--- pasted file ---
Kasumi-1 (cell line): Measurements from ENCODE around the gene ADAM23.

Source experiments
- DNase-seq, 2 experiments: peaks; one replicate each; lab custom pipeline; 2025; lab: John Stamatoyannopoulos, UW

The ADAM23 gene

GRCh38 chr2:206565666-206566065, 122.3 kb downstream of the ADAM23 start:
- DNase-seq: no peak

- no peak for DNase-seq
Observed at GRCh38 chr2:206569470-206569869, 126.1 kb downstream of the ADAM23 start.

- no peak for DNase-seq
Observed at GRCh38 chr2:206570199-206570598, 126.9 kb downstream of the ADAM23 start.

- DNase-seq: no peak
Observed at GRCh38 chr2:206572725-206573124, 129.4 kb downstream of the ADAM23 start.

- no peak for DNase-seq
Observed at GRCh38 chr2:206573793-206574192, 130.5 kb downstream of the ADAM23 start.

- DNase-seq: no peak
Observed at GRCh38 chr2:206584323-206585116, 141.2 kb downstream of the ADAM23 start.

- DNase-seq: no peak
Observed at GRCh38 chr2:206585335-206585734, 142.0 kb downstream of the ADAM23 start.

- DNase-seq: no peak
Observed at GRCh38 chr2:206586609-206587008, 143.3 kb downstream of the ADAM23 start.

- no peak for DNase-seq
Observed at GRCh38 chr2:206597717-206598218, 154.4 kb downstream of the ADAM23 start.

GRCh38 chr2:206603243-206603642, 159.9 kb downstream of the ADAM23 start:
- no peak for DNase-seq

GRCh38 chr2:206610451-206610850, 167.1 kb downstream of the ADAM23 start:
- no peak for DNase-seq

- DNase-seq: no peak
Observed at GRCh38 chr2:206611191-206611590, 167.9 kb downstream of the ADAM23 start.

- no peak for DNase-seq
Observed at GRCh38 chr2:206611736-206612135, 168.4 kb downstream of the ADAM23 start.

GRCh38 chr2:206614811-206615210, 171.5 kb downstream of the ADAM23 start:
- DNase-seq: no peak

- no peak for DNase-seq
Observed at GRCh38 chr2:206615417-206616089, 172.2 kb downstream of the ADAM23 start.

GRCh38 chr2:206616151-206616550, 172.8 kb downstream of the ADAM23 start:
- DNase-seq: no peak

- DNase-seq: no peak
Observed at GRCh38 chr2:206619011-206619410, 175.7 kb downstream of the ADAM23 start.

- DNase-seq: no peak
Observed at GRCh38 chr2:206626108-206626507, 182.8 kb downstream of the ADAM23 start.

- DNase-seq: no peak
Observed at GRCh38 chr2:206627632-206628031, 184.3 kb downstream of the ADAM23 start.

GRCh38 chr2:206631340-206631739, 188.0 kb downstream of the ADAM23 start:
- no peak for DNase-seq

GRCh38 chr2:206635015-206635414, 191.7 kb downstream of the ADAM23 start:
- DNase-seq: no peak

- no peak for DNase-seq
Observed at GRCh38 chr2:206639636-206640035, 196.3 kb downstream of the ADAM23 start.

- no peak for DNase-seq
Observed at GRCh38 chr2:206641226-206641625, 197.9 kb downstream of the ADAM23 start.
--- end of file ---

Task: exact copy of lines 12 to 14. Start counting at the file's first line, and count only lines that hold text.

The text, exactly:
Observed at GRCh38 chr2:206572725-206573124, 129.4 kb downstream of the ADAM23 start.

- no peak for DNase-seq
Observed at GRCh38 chr2:206573793-206574192, 130.5 kb downstream of the ADAM23 start.